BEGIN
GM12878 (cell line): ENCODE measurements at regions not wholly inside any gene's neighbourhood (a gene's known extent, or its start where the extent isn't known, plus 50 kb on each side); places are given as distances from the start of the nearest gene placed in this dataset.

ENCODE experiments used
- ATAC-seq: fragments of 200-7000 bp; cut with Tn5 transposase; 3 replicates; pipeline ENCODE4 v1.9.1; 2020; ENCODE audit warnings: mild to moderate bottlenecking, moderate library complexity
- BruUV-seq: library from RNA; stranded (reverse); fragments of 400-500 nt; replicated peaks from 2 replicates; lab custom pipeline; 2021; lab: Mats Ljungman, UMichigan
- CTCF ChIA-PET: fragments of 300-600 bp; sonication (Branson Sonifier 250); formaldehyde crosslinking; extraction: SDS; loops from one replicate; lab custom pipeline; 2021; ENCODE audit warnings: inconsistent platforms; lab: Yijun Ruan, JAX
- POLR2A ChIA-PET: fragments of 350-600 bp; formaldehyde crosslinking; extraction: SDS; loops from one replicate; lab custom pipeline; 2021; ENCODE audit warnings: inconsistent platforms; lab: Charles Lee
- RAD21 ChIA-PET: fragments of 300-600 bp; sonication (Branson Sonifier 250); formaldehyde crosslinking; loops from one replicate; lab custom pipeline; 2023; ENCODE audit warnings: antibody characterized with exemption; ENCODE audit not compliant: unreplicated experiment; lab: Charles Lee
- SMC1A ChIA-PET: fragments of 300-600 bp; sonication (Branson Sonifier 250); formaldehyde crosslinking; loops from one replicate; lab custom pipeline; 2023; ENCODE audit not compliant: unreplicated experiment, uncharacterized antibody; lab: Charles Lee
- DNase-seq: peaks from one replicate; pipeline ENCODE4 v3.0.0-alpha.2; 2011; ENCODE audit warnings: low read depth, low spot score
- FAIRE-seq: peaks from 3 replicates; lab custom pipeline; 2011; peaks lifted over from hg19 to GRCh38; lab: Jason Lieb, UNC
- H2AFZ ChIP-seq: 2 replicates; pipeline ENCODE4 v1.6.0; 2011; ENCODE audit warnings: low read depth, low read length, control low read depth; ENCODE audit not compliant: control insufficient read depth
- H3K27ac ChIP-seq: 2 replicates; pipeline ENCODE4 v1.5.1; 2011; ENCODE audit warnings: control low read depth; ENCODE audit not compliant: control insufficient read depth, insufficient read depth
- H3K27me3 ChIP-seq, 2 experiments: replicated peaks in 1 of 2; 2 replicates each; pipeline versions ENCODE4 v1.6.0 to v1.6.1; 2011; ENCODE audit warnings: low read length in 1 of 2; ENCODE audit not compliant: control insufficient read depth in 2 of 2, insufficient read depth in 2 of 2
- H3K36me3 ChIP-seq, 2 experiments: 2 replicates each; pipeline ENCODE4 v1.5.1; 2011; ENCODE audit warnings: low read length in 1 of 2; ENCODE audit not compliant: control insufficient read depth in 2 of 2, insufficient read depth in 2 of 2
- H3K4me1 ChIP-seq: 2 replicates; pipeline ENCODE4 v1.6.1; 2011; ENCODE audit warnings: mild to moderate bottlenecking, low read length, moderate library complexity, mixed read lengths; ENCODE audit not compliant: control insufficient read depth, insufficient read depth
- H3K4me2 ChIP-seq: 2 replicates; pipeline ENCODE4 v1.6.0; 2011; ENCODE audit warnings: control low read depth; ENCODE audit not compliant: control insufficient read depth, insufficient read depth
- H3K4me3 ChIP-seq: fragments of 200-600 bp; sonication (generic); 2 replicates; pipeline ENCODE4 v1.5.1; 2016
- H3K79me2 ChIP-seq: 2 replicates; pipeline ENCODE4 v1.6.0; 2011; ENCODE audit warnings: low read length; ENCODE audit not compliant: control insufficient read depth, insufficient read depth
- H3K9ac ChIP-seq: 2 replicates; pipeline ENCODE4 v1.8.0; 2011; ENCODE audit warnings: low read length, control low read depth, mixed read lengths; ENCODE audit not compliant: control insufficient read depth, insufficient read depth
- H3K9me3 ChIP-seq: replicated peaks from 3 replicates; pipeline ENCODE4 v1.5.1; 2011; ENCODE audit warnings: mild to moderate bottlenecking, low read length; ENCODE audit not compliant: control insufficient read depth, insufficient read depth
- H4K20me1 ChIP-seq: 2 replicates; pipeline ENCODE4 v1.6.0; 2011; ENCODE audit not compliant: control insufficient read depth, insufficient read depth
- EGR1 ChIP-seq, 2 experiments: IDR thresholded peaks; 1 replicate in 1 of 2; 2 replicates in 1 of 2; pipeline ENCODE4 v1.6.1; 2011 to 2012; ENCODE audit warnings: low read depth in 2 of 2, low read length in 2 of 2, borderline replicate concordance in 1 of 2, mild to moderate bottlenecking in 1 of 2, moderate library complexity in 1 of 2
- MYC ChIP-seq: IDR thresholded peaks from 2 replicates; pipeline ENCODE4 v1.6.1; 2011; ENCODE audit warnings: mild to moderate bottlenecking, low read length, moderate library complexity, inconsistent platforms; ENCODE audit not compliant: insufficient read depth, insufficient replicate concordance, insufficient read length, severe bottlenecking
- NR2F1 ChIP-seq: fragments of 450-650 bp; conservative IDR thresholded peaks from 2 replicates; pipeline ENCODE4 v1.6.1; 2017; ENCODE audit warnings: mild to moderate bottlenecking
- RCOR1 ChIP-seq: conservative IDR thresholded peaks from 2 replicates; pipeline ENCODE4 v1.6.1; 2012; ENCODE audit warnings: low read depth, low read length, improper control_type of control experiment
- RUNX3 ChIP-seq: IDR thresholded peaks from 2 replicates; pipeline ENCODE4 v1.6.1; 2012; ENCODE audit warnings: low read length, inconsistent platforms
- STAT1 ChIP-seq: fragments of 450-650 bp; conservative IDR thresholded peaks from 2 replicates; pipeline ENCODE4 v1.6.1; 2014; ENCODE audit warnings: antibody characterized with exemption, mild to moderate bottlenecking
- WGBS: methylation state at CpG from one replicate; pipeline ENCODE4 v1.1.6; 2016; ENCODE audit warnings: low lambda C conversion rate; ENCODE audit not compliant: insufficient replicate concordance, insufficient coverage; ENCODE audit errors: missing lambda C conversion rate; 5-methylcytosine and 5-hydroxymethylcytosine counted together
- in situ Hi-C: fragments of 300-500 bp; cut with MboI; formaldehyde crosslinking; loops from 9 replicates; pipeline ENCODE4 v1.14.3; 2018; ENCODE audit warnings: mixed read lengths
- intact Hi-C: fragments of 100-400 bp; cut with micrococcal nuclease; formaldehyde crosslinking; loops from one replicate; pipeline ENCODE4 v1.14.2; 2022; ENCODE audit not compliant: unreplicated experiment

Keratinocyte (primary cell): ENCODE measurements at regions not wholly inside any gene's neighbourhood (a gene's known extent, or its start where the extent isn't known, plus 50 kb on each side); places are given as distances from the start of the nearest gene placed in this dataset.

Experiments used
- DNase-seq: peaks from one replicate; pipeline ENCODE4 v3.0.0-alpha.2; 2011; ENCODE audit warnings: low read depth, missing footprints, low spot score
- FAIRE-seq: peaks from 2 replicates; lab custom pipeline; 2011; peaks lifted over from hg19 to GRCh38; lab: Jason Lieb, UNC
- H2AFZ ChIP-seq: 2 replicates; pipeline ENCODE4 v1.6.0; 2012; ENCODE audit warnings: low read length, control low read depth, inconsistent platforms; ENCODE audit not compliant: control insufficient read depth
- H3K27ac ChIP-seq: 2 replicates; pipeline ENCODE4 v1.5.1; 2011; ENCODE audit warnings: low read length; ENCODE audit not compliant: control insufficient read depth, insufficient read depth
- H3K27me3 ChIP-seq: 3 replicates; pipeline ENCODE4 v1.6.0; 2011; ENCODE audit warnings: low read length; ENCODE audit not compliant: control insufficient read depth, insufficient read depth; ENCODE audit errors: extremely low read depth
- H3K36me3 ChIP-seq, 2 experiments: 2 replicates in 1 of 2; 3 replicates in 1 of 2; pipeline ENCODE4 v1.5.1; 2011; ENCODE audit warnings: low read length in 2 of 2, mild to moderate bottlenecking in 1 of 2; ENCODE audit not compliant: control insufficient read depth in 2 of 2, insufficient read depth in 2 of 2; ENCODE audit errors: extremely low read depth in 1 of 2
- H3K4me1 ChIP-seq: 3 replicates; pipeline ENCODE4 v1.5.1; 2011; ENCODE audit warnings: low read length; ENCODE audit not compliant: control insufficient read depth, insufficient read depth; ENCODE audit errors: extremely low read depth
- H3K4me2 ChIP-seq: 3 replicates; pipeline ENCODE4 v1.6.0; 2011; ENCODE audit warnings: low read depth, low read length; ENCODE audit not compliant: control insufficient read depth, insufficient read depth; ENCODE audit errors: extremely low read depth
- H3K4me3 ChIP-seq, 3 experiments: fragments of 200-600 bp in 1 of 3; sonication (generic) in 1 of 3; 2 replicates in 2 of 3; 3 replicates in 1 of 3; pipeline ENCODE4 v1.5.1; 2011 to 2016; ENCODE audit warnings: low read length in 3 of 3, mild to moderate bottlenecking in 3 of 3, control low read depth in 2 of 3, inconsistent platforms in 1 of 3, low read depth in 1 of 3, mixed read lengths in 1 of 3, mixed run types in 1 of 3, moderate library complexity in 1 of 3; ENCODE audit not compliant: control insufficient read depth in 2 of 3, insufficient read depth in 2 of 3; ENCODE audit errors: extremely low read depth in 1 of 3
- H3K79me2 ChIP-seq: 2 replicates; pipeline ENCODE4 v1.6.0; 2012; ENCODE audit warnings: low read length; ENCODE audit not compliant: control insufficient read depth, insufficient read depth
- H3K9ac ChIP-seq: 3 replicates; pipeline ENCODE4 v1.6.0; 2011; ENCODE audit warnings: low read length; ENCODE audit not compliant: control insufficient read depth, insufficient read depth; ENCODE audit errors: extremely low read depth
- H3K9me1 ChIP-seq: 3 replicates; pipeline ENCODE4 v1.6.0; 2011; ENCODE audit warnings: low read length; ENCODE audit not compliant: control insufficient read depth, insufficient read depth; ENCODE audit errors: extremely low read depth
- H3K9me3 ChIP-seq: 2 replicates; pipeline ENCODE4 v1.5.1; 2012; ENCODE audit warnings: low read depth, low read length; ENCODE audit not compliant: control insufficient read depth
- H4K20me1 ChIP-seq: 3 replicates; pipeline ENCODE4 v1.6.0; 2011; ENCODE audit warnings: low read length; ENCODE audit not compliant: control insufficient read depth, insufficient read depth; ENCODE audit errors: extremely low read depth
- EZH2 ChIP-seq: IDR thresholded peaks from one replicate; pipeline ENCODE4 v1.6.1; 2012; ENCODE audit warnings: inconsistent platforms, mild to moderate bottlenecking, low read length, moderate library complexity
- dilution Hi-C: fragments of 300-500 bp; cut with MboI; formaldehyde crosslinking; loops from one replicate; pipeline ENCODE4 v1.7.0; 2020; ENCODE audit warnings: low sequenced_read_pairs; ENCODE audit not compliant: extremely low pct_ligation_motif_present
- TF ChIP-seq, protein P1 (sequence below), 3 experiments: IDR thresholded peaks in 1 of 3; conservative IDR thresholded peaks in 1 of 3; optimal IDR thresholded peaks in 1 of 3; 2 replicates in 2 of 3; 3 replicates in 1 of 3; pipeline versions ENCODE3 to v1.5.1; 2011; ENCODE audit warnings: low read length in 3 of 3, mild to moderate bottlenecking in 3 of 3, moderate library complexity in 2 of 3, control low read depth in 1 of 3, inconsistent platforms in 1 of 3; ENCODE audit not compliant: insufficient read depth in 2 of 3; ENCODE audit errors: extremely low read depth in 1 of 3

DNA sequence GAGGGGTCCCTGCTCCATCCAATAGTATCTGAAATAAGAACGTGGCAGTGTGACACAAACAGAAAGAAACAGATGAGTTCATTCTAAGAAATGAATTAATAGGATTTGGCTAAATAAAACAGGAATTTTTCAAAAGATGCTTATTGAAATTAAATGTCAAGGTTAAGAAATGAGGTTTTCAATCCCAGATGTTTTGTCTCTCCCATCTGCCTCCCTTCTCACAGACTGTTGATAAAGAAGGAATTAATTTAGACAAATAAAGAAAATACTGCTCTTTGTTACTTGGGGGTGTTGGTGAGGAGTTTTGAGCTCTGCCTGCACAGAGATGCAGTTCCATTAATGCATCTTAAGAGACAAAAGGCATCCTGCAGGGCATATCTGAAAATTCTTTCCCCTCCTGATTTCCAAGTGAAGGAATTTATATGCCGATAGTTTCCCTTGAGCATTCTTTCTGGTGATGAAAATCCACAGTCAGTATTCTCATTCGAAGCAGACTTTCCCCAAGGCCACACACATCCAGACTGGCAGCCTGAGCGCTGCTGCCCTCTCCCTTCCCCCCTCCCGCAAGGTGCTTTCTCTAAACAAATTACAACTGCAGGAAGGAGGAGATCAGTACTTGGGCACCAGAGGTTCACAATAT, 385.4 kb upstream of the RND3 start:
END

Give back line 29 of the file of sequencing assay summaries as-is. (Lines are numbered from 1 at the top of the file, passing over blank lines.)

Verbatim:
- in situ Hi-C: fragments of 300-500 bp; cut with MboI; formaldehyde crosslinking; loops from 9 replicates; pipeline ENCODE4 v1.14.3; 2018; ENCODE audit warnings: mixed read lengths